Dear elected officials and other representatives of cyclists in Allston-Brighton and Boston:

Please see below FYI, and please subscribe to our "friends of BUbikes" Google Group if you haven't already so you can stay in the loop on these important issues (particularly those relating to the bikes lanes on Commonwealth Avenue). And please feel free to check out our blog/site at www.A-Bbikes.org if you want to learn more about our work and the issues important to cyclists in Allston-Brighton.

Travel safe (in your car, or on your bike and/or feet) and we hope to see you at a meeting or posting on our Google group(s) or blog sometime soon,

Chris Ditunno
Allston-Brighton bikes
friends of BUbikes
www.A-Bbikes.org
___________________________________________________________________________

Hello and happy fall to friends of BUbikes... well... looks like with all of the students back in town and lots of folks on bikes (in our mind, a GOOD THING), things are starting to heat up again at BU and in the new bike lanes... more bikers means more user conflict... and we're ALL starting to have our own less than ideal stories of life in those bike lanes...

BUbikes will be formally organizing and submitting an application as a student organization...

FRIENDS OF BUbikes is currently a larger organization that includes more than BU students... and we should start chatting about how to support BUbikes and what we can do to address these issues as well. I'd suggest friends of BU bikes continues to network and post online and maybe meet over coffee or whateva sometime soon... and then we can report back at the next meeting of A-Bbikes to the larger group who attends and via our blog/site. In the meantime, I'm gonna create a space on our blog/site to post stories of what's going on in the Comm Ave bikes lanes for all to see. I've also started taking digital pictures of license plates of those parked illegally in the bikes lanes. I'd like to start some formal discussions with BTD and BUPD about enforcement around bike lanes... anyone else interested in being involved should let me know.

Let's focus on how to get as many folks working together productively to make sure the Comm Ave bikes lanes DON'T become the scene of the next biker accident... the bikes lanes are intended to protect us, promote bike commuting and REDUCE user conflict... let's do our best to try to make that happen... and give those who SHOULD be helping us with the effort as part of their job a chance to do the right thing and re-prioritize (everyone has lots to do on their plate, we just need to remind them and help them understand that this is a daily life or death issue for some of us on bikes!)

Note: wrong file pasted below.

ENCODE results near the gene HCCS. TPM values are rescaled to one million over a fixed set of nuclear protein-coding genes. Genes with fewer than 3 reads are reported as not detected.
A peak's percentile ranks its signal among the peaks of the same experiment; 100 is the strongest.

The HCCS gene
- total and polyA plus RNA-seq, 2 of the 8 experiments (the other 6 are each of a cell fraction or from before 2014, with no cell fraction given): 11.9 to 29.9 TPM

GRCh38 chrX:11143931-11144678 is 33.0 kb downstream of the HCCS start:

I suggest we work hard to engage and work collaboratively with the BU administration (including the BUPD, Dean of Students, Parking and Transportation, etc.) to address these issues. We also have lots of resources to offer and provide to BU to help them address these issues and plan and implement attempts to improve. If BU fails to recognize the importance and urgency of these issues to our community and reprioritize their work load to accommodate these bike-related issues, then we'll have to strategize about alternate approaches to motivate them to do so. Let's work hard to get something good (or better) to happen!

Chris Ditunno
Allston-Brighton bikes

On Wed, Sep 17, 2008 at 10:54 PM, [BUbikes member] wrote:


Hey Everyone,

I think now may be the time to meet up and figure out what sorts of
goals we want to establish and the best way to go after them. Some
goals (like getting dedicated bike lanes) may be out of reach for now,
but others (like bike parking) are definitely something we could have
a firm impact on.

I'm not sure who's interested in meeting up and touching base, but I
have a few ideas that I'd like to toss around, and I think there's a
lot of leg work that we should divide up and get moving on. I'd be
happy to set up a meeting in the next week if interested parties want
to send me their schedules?

[], thanks for forwarding all of these e-mails. I never read the
Freep, so hearing about all this bicycle hubbub has got me all stirred
up! :-)



On Wed, Sep 17, 2008 at 6:12 PM, [BUbikes member] wrote:
>
> Hello again, Sorry to bug your inboxes, but I sent an online response
> to the Freep's articles and I wanted to send them on to the group. I
> hope you enjoy my directed ranting:
>
> First, thanks to the Freep for making this such a big issue. Four
> different articles in one paper really help get the point across. I'd
> like to add a bit, without trying to restate all the salient points
> made in today's paper:
>